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The Diverse Excellencies of Jesus Christ: Gospel-Driven Anglicanism

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Editorial: The Rise of the BINO

Editorial

The Rise of the BINO

Former evangelical and current Bishop of Oxford, Dr Steven Croft, has published a fifty-two-page essay in which he advocates change to Church of England doctrine and practice on marriage to allow same-sex weddings to be conducted.

His views were welcomed by his suffragan episcopal colleagues within the Diocese of Oxford, and the Bishops of Worcester and of Dudley.

This is another example of what we have often seen in church life, the rise of the BINO (Bishop in Name Only). These ecclesiastical figureheads have kept the title of bishop with associated dress, stipend and all social and legal niceties, but hollowed out the substance in terms of believing, teaching and defending sound biblical doctrine.

Would Dr Croft’s episcopal supporters be so admiring when they realise that he has probably let their cat out of the bag? He has exposed the hand of the BINOs. While Croft’s essay admitted that the “obvious interpretation of key biblical passages” seemed to support the view that gay relationships were sinful, it was his ‘pastoral instincts’ that led him to seek a way to interpret the scriptures to allow the blessing of same-sex partnerships.

If the common understanding of our faith, our ethics and our pastoral practice can change and evolve because of our increased knowledge and experience, derived from the sciences and the human sciences in all these areas, why should it not evolve and develop in similar, careful and considered ways in our response to questions of human sexuality?

While Dr Croft writes about the importance of the Bible and tradition, his real difficulty was that they stood against what he really wanted. Would his outlook conform to the Scriptures or might they be used to affirm his outlook? 

Despite paragraphs and pages of the usual tortuous reading of key texts, surely this part of his essay underscores that the whole debate was not really about the Bible after all. If the Bible stands in the way, then other sources of authority (special pleading, social sciences, pastoral instincts) must be asserted in its place.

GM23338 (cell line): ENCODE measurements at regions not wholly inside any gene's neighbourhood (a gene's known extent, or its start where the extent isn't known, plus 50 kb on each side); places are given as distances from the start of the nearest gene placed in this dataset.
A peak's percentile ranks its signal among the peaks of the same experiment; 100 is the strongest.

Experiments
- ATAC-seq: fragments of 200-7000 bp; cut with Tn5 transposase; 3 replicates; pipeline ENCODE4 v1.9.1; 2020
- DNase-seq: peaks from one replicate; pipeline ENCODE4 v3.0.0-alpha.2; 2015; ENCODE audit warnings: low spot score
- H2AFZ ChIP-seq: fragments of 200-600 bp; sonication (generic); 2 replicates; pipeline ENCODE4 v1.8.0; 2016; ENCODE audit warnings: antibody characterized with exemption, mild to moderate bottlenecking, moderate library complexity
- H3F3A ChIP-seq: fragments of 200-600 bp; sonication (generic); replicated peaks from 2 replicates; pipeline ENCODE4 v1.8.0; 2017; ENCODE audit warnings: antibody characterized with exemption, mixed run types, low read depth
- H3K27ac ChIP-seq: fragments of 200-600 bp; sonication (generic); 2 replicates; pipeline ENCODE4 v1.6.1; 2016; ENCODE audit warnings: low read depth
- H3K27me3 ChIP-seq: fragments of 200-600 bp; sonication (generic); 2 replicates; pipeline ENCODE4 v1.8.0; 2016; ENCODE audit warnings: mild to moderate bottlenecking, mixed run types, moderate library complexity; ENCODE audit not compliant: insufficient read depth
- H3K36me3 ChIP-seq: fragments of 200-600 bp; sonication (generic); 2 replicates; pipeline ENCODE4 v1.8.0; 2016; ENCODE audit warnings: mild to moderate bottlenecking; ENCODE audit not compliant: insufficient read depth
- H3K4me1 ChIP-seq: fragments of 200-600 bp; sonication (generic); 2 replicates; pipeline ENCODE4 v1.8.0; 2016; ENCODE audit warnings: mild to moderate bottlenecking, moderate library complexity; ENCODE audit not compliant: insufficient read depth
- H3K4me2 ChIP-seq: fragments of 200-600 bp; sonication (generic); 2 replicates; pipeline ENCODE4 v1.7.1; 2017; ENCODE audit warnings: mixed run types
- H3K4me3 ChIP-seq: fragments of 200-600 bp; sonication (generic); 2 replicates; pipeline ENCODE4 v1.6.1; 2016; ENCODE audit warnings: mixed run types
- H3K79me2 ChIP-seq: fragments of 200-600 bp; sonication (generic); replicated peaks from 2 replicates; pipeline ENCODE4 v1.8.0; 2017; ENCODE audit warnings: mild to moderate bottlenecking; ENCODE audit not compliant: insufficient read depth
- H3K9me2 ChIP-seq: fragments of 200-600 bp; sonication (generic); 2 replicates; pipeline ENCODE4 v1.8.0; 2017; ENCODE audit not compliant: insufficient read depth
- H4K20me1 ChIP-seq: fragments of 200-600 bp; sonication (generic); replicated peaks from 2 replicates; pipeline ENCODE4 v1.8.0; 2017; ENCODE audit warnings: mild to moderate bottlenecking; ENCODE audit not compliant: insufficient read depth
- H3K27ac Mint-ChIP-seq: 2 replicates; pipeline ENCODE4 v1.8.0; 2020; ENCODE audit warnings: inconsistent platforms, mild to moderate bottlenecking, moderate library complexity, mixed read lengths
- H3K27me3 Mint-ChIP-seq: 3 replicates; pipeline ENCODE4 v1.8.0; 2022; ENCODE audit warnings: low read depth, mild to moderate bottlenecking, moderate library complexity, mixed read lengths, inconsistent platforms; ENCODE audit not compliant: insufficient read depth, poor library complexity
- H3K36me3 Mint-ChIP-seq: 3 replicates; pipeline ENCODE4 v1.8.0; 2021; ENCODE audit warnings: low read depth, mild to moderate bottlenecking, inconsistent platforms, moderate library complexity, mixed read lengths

Dear Bishop, thank you for your honesty as this point, but we knew it all the time. We noticed it so often when your fellow-bishops sounded forth on all manner of topics, such as Brexit, the environment or immigration, and confidently added a biblical proof-text as a garnish. We noticed then that bishops suddenly found it difficult to understand the Bible when it came to the single issue of human sexuality. We noticed how a fog of obscurity descended upon the Bible so freely cited elsewhere, thereby rendering certain texts mysterious and therefore unquotable to today’s generation. These verses and passages alone were evidently so confusing that they required endless papers, conferences, indabas and listening processes. It was not a fog of obscurity that descended, but a smokescreen that was erected. Rest assured, we noticed, and we were not fooled.

Bishop Croft’s key principle seems to be that in order to fulfil the church’s mission, biblical teaching should be discarded when it is out of step with its culture. However, it is not merely the Bible’s teaching on human sexuality that causes offence to society, but many other aspects of the gospel: the uniqueness of Jesus as God and only Saviour, the necessity of the cross to save, the idea that God will judge. Should the gospel call of repentance and faith be dropped in order to make the Christian message more palatable to the world, and thus the church’s mission more ‘successful’? The Bishop’s mission strategy seems to come from the military leader at Vietnam who reputedly said, “We had to destroy the village in order to save it.”

Bishop Croft’s vision of a future church that assimilates and sanctifies the prevailing winds of its society is a Church that will never again produce a Wilberforce let alone a Bonhoeffer.

What can be done to stem the rise of the BINO? Some faithful churches and parishioners may bring legal pressure under appropriate Ecclesiastical Law, others are seeking episcopal oversight elsewhere. Parishioners across the nation who give, often sacrificially, should not see monies used to finance and promote the views of BINOs. These are the ‘rogue traders’ of church life, peddling their wares to the nation under the guise of a bishop but not providing the goods as they had promised.

The British public already have legal protections from shoddy workmen and dodgy businesses that do not live up to their name and fail to deliver according to their promises. Surely it is now time to extend the Trades Description Act to cover the College of Bishops?

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